Lecture on strengths, weaknesses of presidential debate

Gabrielle Moreira

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Campaign strategists Greg Strimple and Chris Kofinis discussed the strengths and weaknesses of Gov. Mitt Romney and President Barack Obama Thursday night at a forum.

The Eugene Price Forum, named after the Eugene Price endowment that helped fund the event, took place in Whitsett Room on Sierra Hall’s roof. Lawrence Becker, chair of the political science department, moderated the 90-minute discussion between the speakers.

The main subject of the forum was how well presidential candidate Mitt Romney and incumbent Barack Obama fared during their first debate on Oct. 3.

“I can spin with the best of them,” Kofinis said. “But President Obama did not have a good night. Gov. Romney came in with a battle plan and won.”

Kofinis, who has worked with the likes of former Sen.John Edwards (D-SC) and Sen. Joe Manchin (D-WV), said this year’s election is more complex with the main focus being the economy. He said it’s what the majority of independent and undecided voters are worried about.

Strimple agreed with Kofinis and said there’s been a steady shift among economically inclined independent voters from support of Romney to Obama. Strimple explains the shift had to do with the Romney campaign’s lack of focus before Wednesday’s debate.

“There were two things Romney did well during the debate,” Strimple said. “He looked like a leader and showed he had a plan.”

Strimple has worked with New Jersey Gov. Chris Christie and Sen. John McCain in the past and told the crowd he even had the opportunity to try and convince Romney to run for Congress.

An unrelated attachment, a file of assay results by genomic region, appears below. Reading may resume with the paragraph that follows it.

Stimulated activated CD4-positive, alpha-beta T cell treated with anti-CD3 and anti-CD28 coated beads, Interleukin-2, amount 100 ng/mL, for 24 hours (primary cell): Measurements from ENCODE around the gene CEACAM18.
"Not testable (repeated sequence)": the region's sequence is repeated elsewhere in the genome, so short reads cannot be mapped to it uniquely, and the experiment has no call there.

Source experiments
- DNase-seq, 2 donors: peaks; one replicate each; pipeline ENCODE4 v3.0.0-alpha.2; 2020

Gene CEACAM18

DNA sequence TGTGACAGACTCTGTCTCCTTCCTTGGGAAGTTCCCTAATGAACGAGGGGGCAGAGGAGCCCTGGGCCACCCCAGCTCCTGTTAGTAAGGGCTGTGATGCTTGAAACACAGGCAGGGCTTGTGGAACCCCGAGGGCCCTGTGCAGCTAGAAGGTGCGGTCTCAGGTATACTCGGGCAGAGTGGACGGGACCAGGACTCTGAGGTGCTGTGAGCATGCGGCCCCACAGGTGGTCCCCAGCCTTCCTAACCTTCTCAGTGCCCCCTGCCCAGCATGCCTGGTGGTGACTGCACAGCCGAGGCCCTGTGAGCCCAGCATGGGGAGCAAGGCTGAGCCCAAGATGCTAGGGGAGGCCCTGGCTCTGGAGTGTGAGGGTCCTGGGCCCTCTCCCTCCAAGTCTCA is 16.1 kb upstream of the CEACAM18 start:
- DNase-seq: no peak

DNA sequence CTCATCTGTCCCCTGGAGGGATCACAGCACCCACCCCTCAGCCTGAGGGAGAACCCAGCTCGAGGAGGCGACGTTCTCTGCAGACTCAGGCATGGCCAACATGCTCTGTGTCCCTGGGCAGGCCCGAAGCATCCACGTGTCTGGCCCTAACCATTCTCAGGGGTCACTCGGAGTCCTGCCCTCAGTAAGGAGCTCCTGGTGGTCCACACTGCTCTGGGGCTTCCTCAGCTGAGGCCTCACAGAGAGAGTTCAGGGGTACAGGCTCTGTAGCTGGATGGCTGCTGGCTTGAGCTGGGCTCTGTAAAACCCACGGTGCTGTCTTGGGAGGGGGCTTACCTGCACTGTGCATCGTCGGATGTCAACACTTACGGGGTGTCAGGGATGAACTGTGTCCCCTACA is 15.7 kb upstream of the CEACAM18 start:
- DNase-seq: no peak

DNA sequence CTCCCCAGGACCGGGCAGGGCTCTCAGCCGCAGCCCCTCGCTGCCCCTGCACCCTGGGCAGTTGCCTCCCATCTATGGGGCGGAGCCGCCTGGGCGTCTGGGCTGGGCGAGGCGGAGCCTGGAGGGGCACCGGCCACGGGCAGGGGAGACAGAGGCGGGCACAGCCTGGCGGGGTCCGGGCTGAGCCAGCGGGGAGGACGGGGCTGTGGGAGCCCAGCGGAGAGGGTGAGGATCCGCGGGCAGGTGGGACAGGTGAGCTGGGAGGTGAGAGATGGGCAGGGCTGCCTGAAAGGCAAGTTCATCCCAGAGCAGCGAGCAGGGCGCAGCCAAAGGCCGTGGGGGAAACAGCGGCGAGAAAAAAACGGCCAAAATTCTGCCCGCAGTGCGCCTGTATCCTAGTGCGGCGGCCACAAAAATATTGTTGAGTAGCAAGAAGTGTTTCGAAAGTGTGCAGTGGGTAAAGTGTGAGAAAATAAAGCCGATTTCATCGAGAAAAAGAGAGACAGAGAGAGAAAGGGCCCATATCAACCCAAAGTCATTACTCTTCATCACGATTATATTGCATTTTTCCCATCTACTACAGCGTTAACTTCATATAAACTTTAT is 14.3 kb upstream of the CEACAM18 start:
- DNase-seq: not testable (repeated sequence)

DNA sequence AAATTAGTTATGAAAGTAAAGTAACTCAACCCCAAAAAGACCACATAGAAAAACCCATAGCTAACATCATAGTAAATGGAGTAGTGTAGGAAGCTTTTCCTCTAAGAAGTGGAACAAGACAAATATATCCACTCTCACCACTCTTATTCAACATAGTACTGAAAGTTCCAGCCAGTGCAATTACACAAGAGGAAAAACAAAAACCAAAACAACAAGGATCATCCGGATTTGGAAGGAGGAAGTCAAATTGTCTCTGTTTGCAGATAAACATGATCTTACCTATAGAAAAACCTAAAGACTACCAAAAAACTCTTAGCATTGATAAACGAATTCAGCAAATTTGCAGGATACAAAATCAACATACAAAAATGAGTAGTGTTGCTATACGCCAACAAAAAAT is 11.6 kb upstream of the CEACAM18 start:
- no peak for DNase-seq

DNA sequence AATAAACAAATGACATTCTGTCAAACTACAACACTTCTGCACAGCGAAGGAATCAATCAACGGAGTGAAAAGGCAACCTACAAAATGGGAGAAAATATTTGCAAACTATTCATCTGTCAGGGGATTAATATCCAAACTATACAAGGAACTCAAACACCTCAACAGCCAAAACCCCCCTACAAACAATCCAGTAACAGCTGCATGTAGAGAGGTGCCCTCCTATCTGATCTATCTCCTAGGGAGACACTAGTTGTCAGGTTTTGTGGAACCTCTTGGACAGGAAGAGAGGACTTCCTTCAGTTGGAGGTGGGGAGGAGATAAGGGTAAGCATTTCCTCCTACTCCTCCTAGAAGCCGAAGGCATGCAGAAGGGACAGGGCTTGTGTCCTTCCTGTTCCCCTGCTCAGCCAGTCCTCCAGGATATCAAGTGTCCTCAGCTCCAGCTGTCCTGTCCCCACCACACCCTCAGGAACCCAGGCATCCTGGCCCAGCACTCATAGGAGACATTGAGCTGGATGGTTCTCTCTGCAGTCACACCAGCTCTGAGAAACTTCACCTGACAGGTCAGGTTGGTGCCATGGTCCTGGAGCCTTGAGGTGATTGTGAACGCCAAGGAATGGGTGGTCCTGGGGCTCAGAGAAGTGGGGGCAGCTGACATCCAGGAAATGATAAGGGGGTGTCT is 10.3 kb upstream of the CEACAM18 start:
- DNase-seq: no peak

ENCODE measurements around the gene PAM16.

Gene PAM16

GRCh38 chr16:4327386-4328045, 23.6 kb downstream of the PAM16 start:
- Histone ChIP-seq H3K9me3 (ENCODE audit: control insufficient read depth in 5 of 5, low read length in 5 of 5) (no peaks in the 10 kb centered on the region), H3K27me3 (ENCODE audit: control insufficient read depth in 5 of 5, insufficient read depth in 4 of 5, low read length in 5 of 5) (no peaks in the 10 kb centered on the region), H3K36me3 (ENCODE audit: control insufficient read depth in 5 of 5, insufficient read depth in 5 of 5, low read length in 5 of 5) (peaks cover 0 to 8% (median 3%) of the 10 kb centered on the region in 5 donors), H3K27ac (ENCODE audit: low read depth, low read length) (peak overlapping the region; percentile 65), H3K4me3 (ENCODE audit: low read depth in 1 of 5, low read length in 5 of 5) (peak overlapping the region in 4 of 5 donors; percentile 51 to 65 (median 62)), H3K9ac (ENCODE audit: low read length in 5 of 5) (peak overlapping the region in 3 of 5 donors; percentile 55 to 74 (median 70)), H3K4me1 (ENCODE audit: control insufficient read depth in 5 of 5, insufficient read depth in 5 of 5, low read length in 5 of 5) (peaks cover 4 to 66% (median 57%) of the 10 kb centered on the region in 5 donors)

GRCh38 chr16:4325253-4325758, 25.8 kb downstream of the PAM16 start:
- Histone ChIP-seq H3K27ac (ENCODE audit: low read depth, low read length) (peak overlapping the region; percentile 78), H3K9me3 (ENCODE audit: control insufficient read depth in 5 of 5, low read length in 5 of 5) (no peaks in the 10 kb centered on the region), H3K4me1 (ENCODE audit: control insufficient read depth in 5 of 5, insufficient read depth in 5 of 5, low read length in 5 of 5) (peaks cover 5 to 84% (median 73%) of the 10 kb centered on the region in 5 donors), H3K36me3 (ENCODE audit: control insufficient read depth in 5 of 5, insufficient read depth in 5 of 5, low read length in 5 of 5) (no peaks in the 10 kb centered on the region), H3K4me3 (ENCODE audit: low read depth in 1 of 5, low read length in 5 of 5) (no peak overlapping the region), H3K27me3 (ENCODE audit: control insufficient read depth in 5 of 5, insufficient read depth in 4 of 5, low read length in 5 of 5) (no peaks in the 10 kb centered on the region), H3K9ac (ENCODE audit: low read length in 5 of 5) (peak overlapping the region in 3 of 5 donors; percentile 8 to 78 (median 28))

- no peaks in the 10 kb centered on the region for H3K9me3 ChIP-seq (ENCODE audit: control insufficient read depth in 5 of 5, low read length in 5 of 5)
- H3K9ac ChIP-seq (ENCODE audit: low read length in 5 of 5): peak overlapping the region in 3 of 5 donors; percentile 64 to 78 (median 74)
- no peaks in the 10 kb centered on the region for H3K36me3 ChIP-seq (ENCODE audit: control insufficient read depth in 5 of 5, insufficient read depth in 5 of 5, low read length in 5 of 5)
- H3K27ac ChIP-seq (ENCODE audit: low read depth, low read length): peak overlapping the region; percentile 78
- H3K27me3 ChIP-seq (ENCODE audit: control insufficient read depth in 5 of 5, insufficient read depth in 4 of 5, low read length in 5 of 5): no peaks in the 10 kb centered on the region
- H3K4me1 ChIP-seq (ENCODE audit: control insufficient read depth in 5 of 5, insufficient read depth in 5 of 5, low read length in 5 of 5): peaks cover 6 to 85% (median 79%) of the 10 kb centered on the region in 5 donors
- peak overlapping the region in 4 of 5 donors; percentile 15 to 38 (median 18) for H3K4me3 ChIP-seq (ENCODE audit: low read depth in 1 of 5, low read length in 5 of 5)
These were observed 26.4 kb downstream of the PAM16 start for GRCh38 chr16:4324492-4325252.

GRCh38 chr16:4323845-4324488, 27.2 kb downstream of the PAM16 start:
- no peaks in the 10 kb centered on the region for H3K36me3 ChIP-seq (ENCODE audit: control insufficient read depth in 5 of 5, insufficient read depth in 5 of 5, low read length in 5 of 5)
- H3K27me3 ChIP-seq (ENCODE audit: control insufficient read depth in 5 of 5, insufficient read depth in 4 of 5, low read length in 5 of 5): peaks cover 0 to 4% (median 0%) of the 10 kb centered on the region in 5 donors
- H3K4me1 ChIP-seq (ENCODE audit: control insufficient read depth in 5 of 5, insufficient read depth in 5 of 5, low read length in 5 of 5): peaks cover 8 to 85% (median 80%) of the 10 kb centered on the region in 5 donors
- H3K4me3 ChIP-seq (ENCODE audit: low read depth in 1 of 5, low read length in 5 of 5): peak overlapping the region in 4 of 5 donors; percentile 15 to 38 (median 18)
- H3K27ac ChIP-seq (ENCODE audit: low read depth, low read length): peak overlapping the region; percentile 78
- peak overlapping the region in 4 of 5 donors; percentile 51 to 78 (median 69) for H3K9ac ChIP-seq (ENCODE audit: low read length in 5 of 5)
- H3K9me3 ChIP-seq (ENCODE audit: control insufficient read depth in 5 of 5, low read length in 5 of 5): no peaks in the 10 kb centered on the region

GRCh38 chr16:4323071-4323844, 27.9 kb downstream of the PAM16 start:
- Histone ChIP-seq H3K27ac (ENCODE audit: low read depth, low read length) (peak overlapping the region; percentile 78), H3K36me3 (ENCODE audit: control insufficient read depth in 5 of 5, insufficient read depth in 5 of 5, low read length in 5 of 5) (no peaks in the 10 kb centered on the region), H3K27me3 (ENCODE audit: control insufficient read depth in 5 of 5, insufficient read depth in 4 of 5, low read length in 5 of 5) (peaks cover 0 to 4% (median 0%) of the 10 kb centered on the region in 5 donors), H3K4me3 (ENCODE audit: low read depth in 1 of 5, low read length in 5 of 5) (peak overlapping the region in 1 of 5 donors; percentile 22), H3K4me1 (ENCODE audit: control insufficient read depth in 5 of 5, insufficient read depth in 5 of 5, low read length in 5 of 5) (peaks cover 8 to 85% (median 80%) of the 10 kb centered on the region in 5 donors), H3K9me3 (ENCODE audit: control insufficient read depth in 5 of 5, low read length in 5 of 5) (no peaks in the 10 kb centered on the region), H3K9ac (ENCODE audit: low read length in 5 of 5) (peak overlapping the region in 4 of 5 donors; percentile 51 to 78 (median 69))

He went on to say Romney was charismatic, intelligent, and funny and that some of those traits showed in Wednesday’s debate.

Enrique Solis, a senior English major, was impressed by the openness of both speakers.

“It was interesting to have a behind the scenes look at what goes on in politics,” he said. “You don’t see this kind of discussion very often in the media.”

At the end of the forum one student asked both speakers if Obama will learn from his mistakes on the debate.

Kofinis said Obama’s campaign is aware that he needs to do well in the next debate and Strimple said Romney’s campaign should prepare to counter any potential comebacks.

Both speakers were also asked what their thoughts were on media coverage, or what some consider the media’s “liberal bias.”

Strimple and Kofinis agreed there can be bias in the media, but said the media’s main focus is to create a race between the two candidates, especially during an election that is focused on the economy.

“Politics is theater,” Kofinis said. “This debate resurrected what was considered a dead campaign.”